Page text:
June – 2015

Learners’ Goal Profiles and their Learning Patterns over an Academic Year

Clarence Ng
Australian Catholic University, Australia


The present study aimed to examine distance learners’ goal profiles and their contrasting patterns of learning and achievements at three different points during an academic year, i.e. in the beginning of the course in relation to learners’ general orientations to learning, at the middle of the course in relation to learners’ completion of an assignment, and towards the end of the course in relation to learners’ preparation for course examination. Two hundred seventy-six adult distance learners completed three survey questionnaires that assessed their motivation and learning at these three learning points. Using person-centred analytical procedures, this study located four groups of learners based on different combinations of mastery and performance-approach goals. MANOVA results have shown that multiple-goal learners (High mastery/High performance, HH) who held strong mastery and performance-approach goals used more deep and regulatory strategies and showed a higher level of learning interest across three waves of surveys than did those focusing solely on mastery (HL) or performance-approach goals (LH). However, the multiple-goal learners did not have better achievement levels compared to those focusing solely on mastery goals (HL). Given that multiple goal learners learnt with a more engaged pattern, it is less likely that these motivated learners will drop out of distance learning courses and programs. Future studies should explore how these goals can be promoted simultaneously in distance learning.

Keywords: Multiple goals; learning; achievement; distance learning; adult learners; prospective design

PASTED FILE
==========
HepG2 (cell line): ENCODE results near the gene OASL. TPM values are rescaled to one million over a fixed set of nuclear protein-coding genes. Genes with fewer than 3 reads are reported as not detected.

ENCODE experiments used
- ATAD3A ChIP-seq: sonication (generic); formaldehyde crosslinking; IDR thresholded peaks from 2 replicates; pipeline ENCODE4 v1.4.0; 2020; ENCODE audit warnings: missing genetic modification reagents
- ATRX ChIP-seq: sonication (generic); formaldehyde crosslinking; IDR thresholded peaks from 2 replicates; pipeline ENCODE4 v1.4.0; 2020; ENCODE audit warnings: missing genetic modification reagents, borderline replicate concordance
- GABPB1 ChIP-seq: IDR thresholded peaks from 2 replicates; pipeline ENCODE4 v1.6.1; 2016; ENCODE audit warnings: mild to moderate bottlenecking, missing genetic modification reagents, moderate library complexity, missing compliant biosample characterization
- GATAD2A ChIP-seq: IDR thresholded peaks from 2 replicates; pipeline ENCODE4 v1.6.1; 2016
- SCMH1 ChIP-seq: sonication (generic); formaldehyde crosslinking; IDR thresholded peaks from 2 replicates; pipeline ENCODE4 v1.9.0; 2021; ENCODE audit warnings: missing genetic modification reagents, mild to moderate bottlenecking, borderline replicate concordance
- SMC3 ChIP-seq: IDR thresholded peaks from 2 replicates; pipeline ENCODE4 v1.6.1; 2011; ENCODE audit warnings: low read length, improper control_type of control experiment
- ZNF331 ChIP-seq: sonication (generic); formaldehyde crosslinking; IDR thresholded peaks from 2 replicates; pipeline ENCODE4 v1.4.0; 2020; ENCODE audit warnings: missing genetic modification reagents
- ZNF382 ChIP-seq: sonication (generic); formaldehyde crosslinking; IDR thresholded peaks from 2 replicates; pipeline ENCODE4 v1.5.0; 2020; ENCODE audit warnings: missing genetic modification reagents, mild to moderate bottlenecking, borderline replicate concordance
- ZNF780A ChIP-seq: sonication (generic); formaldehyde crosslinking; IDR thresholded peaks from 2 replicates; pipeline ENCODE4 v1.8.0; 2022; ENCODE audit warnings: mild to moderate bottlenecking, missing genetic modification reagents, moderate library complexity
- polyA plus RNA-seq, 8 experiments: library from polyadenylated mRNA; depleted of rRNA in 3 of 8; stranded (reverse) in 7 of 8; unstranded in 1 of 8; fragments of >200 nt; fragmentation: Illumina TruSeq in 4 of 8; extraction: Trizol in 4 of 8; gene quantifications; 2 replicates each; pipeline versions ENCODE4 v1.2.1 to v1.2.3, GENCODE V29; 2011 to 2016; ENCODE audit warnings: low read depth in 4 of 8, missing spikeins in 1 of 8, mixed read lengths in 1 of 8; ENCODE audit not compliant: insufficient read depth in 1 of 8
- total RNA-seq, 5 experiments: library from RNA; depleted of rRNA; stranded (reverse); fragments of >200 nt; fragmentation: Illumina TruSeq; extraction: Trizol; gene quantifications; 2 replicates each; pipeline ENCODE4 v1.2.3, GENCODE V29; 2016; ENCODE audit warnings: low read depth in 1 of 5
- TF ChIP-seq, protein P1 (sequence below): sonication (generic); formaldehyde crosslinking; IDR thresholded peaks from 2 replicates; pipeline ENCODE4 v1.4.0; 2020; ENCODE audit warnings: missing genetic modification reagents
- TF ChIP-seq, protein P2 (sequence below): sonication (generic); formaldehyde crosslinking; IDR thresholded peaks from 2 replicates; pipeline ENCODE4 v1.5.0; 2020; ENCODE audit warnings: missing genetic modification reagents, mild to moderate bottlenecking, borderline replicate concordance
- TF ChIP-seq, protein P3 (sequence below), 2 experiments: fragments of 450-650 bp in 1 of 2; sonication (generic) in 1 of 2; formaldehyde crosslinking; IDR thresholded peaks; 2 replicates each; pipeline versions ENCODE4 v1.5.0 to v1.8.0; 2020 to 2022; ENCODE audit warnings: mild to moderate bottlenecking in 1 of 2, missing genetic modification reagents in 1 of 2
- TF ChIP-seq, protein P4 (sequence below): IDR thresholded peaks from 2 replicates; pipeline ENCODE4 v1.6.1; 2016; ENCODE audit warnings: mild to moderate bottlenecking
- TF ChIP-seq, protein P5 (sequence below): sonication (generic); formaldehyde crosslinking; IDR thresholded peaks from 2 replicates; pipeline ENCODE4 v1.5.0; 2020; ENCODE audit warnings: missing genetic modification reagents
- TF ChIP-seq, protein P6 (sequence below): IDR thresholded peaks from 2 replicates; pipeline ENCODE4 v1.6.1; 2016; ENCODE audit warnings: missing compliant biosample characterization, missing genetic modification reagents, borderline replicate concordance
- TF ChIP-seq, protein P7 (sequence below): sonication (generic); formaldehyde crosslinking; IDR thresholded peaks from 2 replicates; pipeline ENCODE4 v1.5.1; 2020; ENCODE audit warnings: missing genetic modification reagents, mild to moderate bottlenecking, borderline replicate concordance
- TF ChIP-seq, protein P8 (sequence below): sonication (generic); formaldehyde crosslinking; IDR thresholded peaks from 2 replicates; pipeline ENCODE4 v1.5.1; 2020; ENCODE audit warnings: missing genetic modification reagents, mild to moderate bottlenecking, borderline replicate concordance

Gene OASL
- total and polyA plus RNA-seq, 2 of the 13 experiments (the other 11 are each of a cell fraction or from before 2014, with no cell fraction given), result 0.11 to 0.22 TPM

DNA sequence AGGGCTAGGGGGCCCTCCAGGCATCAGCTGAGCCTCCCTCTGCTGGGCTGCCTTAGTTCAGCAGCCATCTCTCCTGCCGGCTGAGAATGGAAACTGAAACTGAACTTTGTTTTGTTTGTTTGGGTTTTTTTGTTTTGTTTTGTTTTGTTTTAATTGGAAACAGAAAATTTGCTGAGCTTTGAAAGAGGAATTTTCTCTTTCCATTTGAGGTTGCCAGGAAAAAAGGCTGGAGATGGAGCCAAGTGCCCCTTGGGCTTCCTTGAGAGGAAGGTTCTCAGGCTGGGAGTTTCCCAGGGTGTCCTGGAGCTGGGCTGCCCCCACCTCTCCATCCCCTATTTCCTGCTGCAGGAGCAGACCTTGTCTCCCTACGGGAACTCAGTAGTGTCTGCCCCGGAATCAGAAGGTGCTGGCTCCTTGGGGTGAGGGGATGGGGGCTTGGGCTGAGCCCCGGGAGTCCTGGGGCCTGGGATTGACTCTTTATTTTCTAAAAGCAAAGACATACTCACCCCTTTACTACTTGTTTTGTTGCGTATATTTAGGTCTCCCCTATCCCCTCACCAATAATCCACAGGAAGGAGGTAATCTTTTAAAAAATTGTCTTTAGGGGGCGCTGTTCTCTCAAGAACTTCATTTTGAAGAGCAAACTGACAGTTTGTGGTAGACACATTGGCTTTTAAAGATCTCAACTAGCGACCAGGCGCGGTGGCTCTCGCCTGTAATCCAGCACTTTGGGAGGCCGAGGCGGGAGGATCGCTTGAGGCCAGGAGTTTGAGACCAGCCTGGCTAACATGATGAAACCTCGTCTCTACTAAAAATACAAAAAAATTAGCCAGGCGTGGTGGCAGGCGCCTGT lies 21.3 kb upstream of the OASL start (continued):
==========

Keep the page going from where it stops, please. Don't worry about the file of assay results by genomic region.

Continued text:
The high dropout rate in many distance learning courses and programs (e.g. Simpson, 2013), including the offerings of MOOCs (Liyanagunawardena, Adams, & Williams, 2013), begs the question of what motivates distance learners to persist with their learning. This question is particularly critical as distance learners often engage in an extended period of learning while juggling commitments derived from personal, familial and employment concerns. Many studies have investigated distance learners’ motivation; however, few have taken a longitudinal perspective and utilised established motivational theories to inform their design (Simpson, 2008). This makes it difficult to pinpoint motivational variables that can be manipulated to sustain distance learners’ learning motivation. In response, this study used a prospective longitudinal design to examine distance learners’ motivation based on achievement goal theory, which is currently a dominant theoretical model guiding the studies on learning motivation (Hulleman, Schrager, Bodmann, & Harackiewicz, 2010). Achievement goals are students’ perceived cognitive purposes that define why and how students engage in learning or achievement behaviours. Different goals are associated with a different pattern of cognition, affect and behaviour (cf. Dweck, 1986; Hulleman et al., 2010). In the literature of distance education, only a limited number of studies has taken an achievement goal perspective (e.g. Ng, 2009), despite its dominance in motivational research and studies in campus-based samples.